Sunday, March 25, 2012


Steve Groff is finishing his trip to China with his daughter and her school choir. LuAnn and I have been following his excellent email reports of his great adventure with the kids across China. I am always interested in this subject because I had the opportunity to be one of the first American citizens invited to the country in 1985 after travel there was opened.

We were talking this morning, how could a farmer go away this time of the year and focus on the trip during the beginning of spring? For Steve, it was a great opportunity for his teen age son to "take over" while dad is gone. How do you focus on what needs to be done or what you could be doing when you are away?

It's easy for some. Steve has made it look easy this past week when others were reporting planting from all over the U.S. and even Canada! He has been eager to learn how our trading partners live and work and was willing to share his experience to anyone who would "listen." If you would like his email review of his trip to China, drop me an email or comment at the bottom of this post.

I can see that a lot of things have changed in China since I was there in 1985 but a lot of things have stayed the same. The average person had no transportation, just their own two legs. Even though we hear of the traffic jams in China and world demand for fuel while we are cutting back, most of them still walk or ride their bicycle.

Steve did get to see John Deere building tractors in China, something most of us will never see. One question was raised, is their quality and tolerances as good as the USA or Europe? China is considered the source of "junk" we don't need and throw away. But they have come a long way in quality of their products which is reflected in the way people live there now.

China is a whole new world that has changed ours. Is China on your "bucket list?"



  1. You want to "do" China before you die? ^-^
    I assume you went there to teach them how to improve their crop's yield. Nowadays, maybe it's us who'll learn a thing or go visiting them, although I believe the teaching is always mutual.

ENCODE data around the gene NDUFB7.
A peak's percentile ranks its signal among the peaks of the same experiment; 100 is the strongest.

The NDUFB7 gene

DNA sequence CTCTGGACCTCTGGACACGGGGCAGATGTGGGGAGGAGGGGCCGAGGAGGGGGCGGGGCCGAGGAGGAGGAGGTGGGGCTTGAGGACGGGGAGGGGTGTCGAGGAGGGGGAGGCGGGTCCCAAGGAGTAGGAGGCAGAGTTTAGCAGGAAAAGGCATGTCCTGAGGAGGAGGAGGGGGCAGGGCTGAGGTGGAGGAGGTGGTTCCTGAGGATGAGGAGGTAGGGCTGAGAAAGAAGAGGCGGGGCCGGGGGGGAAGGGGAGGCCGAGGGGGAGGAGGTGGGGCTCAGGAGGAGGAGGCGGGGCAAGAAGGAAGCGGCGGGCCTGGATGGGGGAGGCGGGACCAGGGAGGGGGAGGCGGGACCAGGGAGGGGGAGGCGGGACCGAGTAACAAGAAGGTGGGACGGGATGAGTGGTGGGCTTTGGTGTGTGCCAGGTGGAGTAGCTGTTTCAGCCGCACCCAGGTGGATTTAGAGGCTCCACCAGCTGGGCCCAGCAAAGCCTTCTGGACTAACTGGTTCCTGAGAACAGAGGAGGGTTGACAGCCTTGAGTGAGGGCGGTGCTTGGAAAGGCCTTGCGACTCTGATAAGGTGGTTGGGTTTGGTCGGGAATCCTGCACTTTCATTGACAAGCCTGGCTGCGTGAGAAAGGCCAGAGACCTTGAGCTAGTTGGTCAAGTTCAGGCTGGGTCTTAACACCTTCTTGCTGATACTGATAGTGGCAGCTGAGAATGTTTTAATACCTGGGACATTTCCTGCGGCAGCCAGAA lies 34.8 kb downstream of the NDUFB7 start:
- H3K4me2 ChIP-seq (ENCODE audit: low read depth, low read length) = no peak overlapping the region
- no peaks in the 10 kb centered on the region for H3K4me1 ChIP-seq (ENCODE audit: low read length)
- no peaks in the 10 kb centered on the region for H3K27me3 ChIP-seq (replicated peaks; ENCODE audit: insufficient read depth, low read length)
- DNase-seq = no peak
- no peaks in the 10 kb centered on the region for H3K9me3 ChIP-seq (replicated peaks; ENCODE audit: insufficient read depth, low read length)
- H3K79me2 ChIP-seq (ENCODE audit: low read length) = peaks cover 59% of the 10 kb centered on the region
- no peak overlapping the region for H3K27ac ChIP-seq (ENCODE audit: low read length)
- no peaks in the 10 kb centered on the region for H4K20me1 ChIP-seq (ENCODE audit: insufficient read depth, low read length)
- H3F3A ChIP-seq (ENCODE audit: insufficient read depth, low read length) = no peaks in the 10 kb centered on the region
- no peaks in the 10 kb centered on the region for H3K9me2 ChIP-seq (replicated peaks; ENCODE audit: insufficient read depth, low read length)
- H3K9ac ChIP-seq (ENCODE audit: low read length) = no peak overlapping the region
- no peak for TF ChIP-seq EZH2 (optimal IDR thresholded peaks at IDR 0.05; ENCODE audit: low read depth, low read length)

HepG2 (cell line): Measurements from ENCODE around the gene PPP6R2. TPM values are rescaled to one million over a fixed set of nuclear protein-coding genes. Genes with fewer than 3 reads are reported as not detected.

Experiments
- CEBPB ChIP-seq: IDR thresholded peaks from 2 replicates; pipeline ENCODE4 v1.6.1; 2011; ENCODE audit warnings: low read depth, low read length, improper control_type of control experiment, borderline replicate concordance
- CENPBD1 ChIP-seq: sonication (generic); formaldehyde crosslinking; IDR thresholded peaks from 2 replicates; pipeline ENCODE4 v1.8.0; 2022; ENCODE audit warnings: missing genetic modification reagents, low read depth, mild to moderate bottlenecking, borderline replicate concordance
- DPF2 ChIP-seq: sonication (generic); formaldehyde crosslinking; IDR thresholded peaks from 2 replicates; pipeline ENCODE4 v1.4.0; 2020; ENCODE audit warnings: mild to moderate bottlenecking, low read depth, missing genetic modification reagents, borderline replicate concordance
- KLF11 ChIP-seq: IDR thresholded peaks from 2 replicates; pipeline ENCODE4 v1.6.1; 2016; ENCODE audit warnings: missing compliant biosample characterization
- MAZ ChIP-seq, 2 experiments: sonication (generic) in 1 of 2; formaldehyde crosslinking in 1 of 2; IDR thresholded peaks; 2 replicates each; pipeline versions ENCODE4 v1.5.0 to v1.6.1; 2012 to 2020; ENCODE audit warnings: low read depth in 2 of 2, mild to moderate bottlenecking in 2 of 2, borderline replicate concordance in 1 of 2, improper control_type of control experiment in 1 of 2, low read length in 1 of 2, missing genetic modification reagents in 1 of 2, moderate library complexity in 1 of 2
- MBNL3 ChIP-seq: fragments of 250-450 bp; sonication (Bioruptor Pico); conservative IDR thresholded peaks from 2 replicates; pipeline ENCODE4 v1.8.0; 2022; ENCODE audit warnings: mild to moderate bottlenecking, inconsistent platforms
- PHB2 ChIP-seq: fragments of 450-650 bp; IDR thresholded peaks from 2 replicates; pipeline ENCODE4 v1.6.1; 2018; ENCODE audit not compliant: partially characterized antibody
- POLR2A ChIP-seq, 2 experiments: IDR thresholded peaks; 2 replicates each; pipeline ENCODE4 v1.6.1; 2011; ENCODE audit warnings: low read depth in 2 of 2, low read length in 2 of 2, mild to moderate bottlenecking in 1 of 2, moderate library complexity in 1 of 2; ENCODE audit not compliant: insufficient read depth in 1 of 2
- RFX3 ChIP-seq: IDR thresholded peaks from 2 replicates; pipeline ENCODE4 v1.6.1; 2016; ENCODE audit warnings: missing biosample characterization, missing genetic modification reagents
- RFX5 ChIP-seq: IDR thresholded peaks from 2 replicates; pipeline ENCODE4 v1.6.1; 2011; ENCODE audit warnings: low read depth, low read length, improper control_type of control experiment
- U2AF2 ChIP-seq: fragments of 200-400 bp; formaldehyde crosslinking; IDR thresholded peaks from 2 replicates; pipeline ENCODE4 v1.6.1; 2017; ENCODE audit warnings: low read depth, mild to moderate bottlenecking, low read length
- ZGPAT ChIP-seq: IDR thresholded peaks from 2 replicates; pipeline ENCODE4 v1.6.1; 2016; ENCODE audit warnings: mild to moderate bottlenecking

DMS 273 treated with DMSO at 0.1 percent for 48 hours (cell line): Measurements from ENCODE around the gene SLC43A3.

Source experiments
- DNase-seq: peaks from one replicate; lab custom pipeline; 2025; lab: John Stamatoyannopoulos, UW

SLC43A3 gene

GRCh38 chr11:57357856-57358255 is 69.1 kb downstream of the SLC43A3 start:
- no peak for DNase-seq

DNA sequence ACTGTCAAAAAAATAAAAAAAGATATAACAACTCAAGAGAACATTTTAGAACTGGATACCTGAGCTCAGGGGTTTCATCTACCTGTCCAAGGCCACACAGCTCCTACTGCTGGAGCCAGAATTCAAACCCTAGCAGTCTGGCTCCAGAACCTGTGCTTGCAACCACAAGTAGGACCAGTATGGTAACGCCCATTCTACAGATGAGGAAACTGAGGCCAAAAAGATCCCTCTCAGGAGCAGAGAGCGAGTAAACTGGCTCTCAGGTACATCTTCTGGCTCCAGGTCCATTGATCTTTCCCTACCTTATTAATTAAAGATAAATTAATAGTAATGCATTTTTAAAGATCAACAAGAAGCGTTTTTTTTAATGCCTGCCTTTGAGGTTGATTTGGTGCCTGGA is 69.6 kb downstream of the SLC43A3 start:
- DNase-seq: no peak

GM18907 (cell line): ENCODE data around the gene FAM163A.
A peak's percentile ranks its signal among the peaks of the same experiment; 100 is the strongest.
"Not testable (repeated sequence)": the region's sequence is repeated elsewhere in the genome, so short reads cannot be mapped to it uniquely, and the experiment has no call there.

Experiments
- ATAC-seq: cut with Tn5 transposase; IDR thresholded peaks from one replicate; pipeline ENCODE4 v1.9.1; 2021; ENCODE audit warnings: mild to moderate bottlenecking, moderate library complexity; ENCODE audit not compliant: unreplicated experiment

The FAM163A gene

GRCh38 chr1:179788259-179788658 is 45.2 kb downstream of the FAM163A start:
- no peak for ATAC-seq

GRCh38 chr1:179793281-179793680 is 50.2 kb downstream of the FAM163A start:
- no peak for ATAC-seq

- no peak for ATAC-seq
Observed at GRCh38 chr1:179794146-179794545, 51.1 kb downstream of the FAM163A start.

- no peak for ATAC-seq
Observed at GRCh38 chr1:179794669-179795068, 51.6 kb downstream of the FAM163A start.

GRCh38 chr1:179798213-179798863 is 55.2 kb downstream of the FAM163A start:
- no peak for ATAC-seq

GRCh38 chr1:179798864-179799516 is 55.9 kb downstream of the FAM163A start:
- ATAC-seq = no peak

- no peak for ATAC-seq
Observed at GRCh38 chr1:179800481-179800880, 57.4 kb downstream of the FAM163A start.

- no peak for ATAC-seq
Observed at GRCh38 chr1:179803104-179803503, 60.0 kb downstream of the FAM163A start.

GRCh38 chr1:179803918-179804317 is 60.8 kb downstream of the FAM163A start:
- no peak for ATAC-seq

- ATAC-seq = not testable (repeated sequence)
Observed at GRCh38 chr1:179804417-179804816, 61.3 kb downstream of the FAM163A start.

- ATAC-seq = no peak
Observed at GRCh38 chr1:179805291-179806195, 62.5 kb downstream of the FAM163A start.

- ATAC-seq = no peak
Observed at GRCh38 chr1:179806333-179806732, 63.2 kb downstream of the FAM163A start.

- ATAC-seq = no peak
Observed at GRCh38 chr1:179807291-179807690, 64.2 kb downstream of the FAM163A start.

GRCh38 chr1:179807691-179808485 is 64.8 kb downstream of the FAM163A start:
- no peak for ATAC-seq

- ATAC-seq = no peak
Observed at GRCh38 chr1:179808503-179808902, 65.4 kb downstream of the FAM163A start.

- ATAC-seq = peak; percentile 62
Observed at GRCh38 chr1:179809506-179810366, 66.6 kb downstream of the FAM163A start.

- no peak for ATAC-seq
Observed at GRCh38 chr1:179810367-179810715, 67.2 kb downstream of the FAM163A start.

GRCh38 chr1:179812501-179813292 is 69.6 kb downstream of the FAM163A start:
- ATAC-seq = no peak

I wouldn't put the blame solely on China for the junk aspect, it has more to do with the greed of American companies who want the wares for as cheap as can be. At this level of low prices, they are not just trying to stay competitive, they want to maximize profits, regardless of the health, environmental and social (both in China and in the U.S.) consequences.

    American companies that have Chinese factories build their products based on strict specs control all these factors, including the quality, as you mentioned. Apple's iPad comes to mind. If you don't want cheap lead paint on your toys, specify the list of what's not allowed, don't expect a Chinese factory to know the U.S. legislation for you.

    Still, even detailed are worth nothing if you don't control the quality upon delivery of your products. I don't remember in which book I read this, but for each product a factory manufactures, there's a dozen other factories trying to beat them on prices (and with their GDP growing, a dozen more in other countries too), so factory owners are constantly trying to find cheaper ways, for instance using a metal strip thinner than the specs require. They don't even consider this as cheating or breaking their contract or amoral, it's up to us to educate them about the kind of business integrity we expect. It's a whole different culture out there, so for anybody who trades with China, a visit is probably mandatory.

    On the other end of the spectrum, China also produce industrial machinery and tools, or 18% high efficiency solar cells rated for 20 years of usage. And by machinery, I don't mean just a robot to do certain things, I mean a whole production line chain of machinery, where you put the raw ingredients on one end, and you get the finished products on the other. If there's a business need for it, someone already asked for it and they have it.

    I frequently visit the Chinese portal alibaba . com to check out on prices, it's a lesson each time. I plan to import a pallet of solar cells at some stage, and have a family and friend workshop to build solar panels out of them, from small 1-cell systems for kids to power their phone or iPod, to full scale systems with used car batteries to power the whole house including at night. Should be fun.

  2. I was on a Citizen to Citizen Ambassador Mission to share how we educate our youth in American in agriculture through 4-H and FFA. In my opinion our mission was a failure because we only had one interpreter for a couple of days in the 30 day trip who could translate English to Chinese. Deng Xi Ping had decided that agricultural education of youth was a key how America outproduced Chinese agriculture so greatly at the time.